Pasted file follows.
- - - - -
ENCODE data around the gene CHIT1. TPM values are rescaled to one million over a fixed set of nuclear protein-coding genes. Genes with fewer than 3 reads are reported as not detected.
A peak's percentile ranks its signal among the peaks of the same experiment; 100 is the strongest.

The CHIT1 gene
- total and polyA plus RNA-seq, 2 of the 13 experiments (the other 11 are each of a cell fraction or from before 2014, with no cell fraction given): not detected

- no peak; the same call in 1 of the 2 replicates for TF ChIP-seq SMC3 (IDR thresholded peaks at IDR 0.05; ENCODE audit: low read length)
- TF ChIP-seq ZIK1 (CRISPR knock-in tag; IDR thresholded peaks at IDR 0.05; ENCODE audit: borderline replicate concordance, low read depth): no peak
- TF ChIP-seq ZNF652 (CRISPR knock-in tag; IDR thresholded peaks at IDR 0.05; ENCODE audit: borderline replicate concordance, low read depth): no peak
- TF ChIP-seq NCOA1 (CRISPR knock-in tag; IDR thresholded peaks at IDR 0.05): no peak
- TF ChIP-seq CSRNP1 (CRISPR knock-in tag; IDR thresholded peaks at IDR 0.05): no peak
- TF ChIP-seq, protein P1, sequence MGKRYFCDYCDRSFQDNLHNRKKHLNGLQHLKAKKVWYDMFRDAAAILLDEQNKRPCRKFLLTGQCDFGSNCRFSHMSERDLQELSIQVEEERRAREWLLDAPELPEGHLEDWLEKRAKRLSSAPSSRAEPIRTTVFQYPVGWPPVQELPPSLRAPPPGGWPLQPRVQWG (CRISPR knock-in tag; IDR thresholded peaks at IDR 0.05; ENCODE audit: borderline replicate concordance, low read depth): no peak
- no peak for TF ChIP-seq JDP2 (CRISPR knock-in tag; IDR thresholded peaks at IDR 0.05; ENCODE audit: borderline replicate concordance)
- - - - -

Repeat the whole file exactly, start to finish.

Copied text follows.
ENCODE data around the gene CHIT1. TPM values are rescaled to one million over a fixed set of nuclear protein-coding genes. Genes with fewer than 3 reads are reported as not detected.
A peak's percentile ranks its signal among the peaks of the same experiment; 100 is the strongest.

The CHIT1 gene
- total and polyA plus RNA-seq, 2 of the 13 experiments (the other 11 are each of a cell fraction or from before 2014, with no cell fraction given): not detected

- no peak; the same call in 1 of the 2 replicates for TF ChIP-seq SMC3 (IDR thresholded peaks at IDR 0.05; ENCODE audit: low read length)
- TF ChIP-seq ZIK1 (CRISPR knock-in tag; IDR thresholded peaks at IDR 0.05; ENCODE audit: borderline replicate concordance, low read depth): no peak
- TF ChIP-seq ZNF652 (CRISPR knock-in tag; IDR thresholded peaks at IDR 0.05; ENCODE audit: borderline replicate concordance, low read depth): no peak
- TF ChIP-seq NCOA1 (CRISPR knock-in tag; IDR thresholded peaks at IDR 0.05): no peak
- TF ChIP-seq CSRNP1 (CRISPR knock-in tag; IDR thresholded peaks at IDR 0.05): no peak
- TF ChIP-seq, protein P1, sequence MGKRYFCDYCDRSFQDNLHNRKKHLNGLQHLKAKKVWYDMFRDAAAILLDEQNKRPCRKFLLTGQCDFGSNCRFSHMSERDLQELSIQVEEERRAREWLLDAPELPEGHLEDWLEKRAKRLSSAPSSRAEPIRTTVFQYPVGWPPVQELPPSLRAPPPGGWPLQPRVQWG (CRISPR knock-in tag; IDR thresholded peaks at IDR 0.05; ENCODE audit: borderline replicate concordance, low read depth): no peak
- no peak for TF ChIP-seq JDP2 (CRISPR knock-in tag; IDR thresholded peaks at IDR 0.05; ENCODE audit: borderline replicate concordance)